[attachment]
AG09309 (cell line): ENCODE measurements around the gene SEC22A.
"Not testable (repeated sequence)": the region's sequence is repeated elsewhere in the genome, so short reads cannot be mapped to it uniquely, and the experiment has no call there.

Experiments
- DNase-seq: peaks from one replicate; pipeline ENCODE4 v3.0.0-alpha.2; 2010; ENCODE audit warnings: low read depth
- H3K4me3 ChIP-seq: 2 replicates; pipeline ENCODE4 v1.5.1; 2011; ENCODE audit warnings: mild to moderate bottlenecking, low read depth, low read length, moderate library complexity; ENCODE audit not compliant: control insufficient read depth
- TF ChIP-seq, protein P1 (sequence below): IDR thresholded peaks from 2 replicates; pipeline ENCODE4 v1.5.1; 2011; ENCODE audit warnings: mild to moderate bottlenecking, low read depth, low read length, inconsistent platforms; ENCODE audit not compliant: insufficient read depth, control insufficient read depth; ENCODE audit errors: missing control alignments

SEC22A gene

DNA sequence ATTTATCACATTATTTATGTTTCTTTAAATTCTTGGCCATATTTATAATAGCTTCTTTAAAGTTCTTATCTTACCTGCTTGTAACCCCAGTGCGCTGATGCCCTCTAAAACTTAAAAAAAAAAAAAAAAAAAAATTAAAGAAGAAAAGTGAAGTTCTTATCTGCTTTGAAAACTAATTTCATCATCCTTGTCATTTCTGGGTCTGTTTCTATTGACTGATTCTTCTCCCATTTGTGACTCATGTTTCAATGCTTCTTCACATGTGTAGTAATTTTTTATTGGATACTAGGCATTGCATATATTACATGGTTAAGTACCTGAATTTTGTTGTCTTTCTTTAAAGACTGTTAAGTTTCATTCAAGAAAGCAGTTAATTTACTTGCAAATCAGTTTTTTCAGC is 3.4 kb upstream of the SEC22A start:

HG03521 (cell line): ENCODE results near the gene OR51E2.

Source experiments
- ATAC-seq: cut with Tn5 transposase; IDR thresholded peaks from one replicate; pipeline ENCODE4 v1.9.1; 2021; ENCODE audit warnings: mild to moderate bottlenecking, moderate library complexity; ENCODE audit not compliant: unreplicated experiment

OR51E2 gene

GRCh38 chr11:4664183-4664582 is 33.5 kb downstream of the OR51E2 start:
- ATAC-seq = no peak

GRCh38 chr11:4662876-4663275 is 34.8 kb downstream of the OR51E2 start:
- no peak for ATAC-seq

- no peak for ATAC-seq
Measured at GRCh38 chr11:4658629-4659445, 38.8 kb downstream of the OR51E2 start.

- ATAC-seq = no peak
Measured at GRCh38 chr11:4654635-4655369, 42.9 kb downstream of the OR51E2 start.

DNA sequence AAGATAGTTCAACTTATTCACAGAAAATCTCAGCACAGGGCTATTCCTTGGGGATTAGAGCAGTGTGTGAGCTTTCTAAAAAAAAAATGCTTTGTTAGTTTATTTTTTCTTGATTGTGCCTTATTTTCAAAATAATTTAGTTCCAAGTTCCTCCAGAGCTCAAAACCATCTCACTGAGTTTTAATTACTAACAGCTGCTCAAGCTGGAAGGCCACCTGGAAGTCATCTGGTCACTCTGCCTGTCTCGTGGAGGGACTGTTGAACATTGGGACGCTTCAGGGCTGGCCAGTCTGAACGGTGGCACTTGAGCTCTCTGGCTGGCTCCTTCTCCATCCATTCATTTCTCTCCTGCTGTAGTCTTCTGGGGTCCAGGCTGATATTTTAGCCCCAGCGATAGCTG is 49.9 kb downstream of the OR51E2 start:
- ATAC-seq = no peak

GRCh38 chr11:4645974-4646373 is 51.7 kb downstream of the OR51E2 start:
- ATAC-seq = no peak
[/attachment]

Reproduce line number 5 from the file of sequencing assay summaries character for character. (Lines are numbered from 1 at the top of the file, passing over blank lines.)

- H3K4me3 ChIP-seq: 2 replicates; pipeline ENCODE4 v1.5.1; 2011; ENCODE audit warnings: mild to moderate bottlenecking, low read depth, low read length, moderate library complexity; ENCODE audit not compliant: control insufficient read depth